Here's how it was first explained to me: Imagine that your life is represented by a stove with four burners on it. Each burner symbolizes one major quadrant of your life. The first burner represents your family.The second burner is your friends.The third burner is your health.The fourth burner is your work. The Four Burners Theory says that “in order to be successful you have to cut off one of your burners. And in order to be really successful you have to cut off two.” Three Views of the Four Burners My initial reaction to The Four Burners Theory was to search for a way to bypass it. Perhaps I could combine two burners. Maybe I could combine health and work. Soon I realized I was inventing these workarounds because I didn't want to face the real issue: life is filled with tradeoffs.

Essentially, we are forced to choose. What is the best way to handle these work-life balance problems? Four Risk Factors for Burnout—And How to Overcome Them. Work-life balance is one of the aspects of well-being that I have the hardest time implementing in my own life. As a happiness researcher and consultant, I really do try to practice what I preach. But work-life balance is something I often work at for short bursts before I end up backsliding into workaholism. I know that I am not the only one with this difficulty; work-life balance is really tough for many people. I think it’s time we start a conversation about balance, precisely because it is so hard for so many of us to find, and it is so integral to enhancing well-being. Below, based on my experiences, I illuminate four risk factors for poor work-life balance and eventual burnout. 1.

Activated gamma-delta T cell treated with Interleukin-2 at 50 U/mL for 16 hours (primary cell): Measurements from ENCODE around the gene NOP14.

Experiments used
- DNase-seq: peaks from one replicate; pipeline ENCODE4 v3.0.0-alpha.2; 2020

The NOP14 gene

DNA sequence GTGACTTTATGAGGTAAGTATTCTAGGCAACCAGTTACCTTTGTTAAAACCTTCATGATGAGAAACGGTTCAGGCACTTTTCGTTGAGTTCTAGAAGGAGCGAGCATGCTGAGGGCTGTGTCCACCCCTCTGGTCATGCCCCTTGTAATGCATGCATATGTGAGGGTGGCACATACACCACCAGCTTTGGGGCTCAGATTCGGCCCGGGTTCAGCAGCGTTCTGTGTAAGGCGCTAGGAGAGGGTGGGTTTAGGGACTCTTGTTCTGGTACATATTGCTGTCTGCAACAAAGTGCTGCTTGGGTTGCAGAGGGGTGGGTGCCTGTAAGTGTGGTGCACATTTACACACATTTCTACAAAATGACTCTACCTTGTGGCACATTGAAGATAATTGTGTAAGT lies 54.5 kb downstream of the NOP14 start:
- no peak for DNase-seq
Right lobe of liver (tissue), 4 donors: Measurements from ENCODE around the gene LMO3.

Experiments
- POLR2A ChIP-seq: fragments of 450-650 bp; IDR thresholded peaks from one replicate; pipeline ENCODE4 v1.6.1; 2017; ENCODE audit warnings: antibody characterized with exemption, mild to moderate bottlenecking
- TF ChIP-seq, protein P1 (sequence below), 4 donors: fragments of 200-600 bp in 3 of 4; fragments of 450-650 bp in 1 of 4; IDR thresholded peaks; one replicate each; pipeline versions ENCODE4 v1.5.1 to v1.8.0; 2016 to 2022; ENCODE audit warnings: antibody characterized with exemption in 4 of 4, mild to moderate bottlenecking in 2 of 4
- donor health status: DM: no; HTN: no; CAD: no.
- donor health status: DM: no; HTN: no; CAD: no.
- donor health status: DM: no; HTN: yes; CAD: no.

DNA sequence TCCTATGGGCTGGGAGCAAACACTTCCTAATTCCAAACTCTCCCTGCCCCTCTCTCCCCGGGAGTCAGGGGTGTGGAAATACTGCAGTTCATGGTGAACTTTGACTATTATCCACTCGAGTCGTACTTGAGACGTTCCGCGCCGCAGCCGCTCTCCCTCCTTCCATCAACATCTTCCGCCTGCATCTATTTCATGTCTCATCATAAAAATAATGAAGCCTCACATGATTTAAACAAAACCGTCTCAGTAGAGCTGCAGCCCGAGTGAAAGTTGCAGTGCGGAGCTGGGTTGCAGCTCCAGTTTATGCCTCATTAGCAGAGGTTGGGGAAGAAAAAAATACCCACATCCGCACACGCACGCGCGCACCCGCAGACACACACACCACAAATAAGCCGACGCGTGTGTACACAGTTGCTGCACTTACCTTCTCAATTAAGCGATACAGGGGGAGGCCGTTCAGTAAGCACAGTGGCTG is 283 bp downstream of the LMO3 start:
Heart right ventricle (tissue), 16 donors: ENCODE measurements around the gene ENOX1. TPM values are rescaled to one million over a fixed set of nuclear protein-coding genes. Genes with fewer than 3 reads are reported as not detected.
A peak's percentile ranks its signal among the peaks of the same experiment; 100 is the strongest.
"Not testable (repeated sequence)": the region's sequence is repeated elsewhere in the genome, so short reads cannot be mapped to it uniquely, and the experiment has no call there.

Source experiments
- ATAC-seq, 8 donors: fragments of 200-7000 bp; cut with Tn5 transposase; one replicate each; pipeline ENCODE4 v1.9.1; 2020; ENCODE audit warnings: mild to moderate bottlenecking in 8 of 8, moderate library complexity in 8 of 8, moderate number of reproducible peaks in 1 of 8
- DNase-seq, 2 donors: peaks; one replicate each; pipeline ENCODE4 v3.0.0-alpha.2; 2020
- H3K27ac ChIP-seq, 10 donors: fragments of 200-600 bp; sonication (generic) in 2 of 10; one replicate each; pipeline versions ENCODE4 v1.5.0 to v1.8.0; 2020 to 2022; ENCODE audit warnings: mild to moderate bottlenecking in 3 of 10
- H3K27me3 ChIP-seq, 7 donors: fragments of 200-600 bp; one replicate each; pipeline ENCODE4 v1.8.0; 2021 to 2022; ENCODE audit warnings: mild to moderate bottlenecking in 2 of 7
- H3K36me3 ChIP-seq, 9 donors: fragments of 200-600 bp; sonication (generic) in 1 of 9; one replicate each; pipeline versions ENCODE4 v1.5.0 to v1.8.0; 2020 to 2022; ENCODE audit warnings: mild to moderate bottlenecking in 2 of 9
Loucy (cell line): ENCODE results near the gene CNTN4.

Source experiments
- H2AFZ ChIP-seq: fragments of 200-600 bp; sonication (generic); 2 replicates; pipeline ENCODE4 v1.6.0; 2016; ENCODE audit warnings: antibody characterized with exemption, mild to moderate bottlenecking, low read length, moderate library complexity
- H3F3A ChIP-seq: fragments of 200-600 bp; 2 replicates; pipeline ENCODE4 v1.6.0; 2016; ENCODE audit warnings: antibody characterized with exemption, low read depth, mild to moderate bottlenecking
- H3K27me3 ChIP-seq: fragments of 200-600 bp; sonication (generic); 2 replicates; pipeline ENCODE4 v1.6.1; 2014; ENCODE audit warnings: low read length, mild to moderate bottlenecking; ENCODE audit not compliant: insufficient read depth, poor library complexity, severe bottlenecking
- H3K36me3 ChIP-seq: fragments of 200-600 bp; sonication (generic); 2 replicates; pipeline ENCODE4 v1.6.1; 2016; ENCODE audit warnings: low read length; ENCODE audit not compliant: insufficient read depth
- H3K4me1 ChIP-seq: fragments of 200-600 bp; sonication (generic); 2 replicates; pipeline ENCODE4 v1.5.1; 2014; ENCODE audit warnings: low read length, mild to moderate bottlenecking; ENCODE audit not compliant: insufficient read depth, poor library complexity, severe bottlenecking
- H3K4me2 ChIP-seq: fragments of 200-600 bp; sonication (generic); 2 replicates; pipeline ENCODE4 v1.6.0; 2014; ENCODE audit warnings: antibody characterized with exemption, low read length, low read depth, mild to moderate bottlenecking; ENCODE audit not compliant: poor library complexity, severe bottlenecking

I began to see people struggle a lot more with work-life balance when I entered graduate school, and I’ll tell you why. If you “live to work,” forget to schedule time for non-work activities, and see yourself as someone who is highly motivated and persistent, then you may be at risk for burnout. 2. 3. 4. 8 Key Principles to Succeed | Neil Farber. How to Fail at Almost Everything and Still Win Big. Synergy Map. The Synergy Map method was developed in 1998 by Martin Eppler. It can be used to find synergies between various activities or goals. The synergy map facilitates the visual discussion of the main goals and sub-goals necessary to move the implementation of a strategy forward during a particular time frame.

In this method, goals and activities are defined and prioritized and then introduced into a timing circuit. The objectives will be distributed on the circle according to their temporal component, ie, short, medium and long term and permanent. With the connection of the individual targets are shown with arrows indicating the synergies and conflicts. Each identified goal synergy (i.e., how one goal can help another or how two goals can be used for mutual benefits) and each goal conflict are captured as arrows on the map that connect two goals. The Synergy Map can be used on a personal level or in groups. Solve Problems Like an Entrepreneur by Focusing on the Process. 4 Lean Strategies You Can Use To Innovate Your Life. Wouldn’t it be great if we could extract the strategies that go into developing the world’s greatest technological advances and use them for our own personal development?